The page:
ReadWriteWeb have listed their favourite 12 here. Chris Andreson commented on one application, Enkin, which wasn’t mentioned by ReadWriteWeb, who have been contacted by Google personally.

Here are 10 that I’ve found most interesting (in no particular order):

Beetaun project
Beetaun is a social network based around geographical content created by people and for people (from your neighborhood, from your city, from your country, from all over the world). By Sergey Gritsyuk and Dmitri Shipilov.

City Slikkers - Pervasive Game on the City
City Slikkers is a Pervasive Game (alternatively Location Based Game) which takes place in the real-existing city. It is designed to connect a large number of players through-out the world and change the way the surroundings are seen. The central idea behind the concept is to give people the opportunity to symbolically interfere with the everyday urban environment and come into contact with previously unknown people.

GolfPlay - Personal GPS Caddie
GolfPlay’s objective is to give support to all the real time necessities of a golf player during a game, using GPS location and an online querying site where it is possible to access to their game statistics, tournament creation and a social network to exchange impressions with other users about the sport that links them: golf.

Enkin Blog: After the Challenge
Enkin introduces a new handheld navigation concept. It displays location-based content in a unique way that bridges the gap between reality and classic map-like representations. It combines GPS, orientation sensors, 3D graphics, live video, several web services and a novel user interface into an intuitive and light navigation system for mobile devices.
Demo video here.

With Eco2Go you can Reduce your carbon footprint. Eco2go finds and suggests public transit alternatives for your trips – right on your phone.
Inspire others with your stories, join the eco2go network to build a global community around sustainable living – you’re not alone!
Offset your footprint. Eco2go calculates the carbon output of your trips and lets you offset it with carbon credits as you go.

PedNav - RouteMe² Technologies
PedNav™ is an application that helps you plan your activities efficiently when moving around and interacting with an urban environment. Based on the information you provide, and on the schedules of venues and transportation, PedNav creates a personalized “itinerary”: a time-orderly list of events for the day, specifying when to go where, and how to get there.

Pocket Journey: Know Anywhere
Pocket Journey is a mobile application that connects your location to the voices of a global community of artists, historians, architects, musician, comedians, and others so you can quickly know everything about anywhere.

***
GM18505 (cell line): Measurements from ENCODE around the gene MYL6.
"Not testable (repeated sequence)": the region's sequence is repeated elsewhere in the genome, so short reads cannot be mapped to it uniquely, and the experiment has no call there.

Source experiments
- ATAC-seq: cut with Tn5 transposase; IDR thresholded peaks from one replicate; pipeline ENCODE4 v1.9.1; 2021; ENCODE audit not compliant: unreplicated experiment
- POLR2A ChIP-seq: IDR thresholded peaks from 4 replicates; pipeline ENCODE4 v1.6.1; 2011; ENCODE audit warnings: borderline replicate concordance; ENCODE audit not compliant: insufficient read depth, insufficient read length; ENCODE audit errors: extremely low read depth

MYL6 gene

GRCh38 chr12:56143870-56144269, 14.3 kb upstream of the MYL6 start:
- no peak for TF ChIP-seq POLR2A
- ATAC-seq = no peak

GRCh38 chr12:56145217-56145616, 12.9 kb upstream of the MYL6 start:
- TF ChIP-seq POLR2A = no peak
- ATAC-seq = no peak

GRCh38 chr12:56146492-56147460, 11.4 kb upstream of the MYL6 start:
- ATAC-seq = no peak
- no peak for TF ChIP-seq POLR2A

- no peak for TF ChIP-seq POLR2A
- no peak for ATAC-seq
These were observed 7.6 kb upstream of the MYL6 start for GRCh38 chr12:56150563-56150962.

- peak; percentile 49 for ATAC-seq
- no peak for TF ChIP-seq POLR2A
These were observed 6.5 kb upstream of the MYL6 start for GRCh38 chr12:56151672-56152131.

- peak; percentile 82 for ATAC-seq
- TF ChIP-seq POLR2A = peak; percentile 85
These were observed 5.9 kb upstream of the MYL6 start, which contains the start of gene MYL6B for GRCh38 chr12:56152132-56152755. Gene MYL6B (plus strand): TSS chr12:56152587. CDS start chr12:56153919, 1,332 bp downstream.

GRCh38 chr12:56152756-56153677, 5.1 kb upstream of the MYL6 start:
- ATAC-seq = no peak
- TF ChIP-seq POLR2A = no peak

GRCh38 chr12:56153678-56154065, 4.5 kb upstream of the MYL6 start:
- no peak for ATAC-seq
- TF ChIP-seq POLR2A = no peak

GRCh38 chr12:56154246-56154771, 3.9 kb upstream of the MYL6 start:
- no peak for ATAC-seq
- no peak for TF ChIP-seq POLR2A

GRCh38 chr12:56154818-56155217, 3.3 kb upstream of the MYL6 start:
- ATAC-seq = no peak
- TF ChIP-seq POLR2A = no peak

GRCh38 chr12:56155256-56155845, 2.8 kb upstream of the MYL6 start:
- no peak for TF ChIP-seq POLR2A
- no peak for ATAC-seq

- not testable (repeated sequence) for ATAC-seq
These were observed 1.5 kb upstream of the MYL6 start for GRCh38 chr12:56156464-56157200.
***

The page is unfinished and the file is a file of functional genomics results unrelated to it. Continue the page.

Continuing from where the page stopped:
Wikitude takes advantage of geographical information contained in Wikipedia articles. There are about 350.000 Wikipedia Places Of Interest (PIs) to download, split up in many categories and more than 10.000 POI files.

Automatic barcode recognition using onboard phone camera using ZXing library
Shows CD, DVD, or book cover along with detailed reviews from
Searches over a dozen stores, both online and brick+mortar
– Highlights brick+mortar stores that are nearby, with option to call the store or get directions
– Links to online storefronts to buy online from the phone
Tracklisting for CDs, along with option to play sample tracks right on phone
For books, searches local libraries to see if they have a copy
Video Demo here.

A biometric authentication system for Android. This application features iris recognition and can act as a password safe and provide single sign-on for other Android apps. Jose Luis Huertas Fernandez.

Google Android vs. Apple iPhone
These are all Android applications and I think there’s a couple of reasons why.

The iPhone SDK is currently stifling development:
– The iPhone SDK doesn’t (currently) allow applications to run in the background.
– The iPhone SDK doesn’t (currently) let applications talk to each other.
– The iPhone (currently) has no GPS.

The above examples highlight two things:
– How important GPS and location context will be.
– How important it is to have applications running in the background.

I’ll have a follow up post on why the iPhone doesn’t allow applications to run in the background and the complexity of the situation.

Mobile applications vs. Branded utilities
These examples show just how quickly mobile application development is moving. It will be interesting to see how brands get involved in marketing and partnering with some of these developments in order to ‘own’ these new spaces currently being developed.

I don’t think there’s a way for digital agencies to compete in bringing similar products to market for their clients within the budget and at the speed a smaller development team can unless something radically changes in the way in which they finance such projects.

If anyone knows of any other mobile applications worth mentioning, please leave a comment.

Google Android has promised to ship before the end of the year with T-Mobile and Sprint already lined up to offer carrier packages.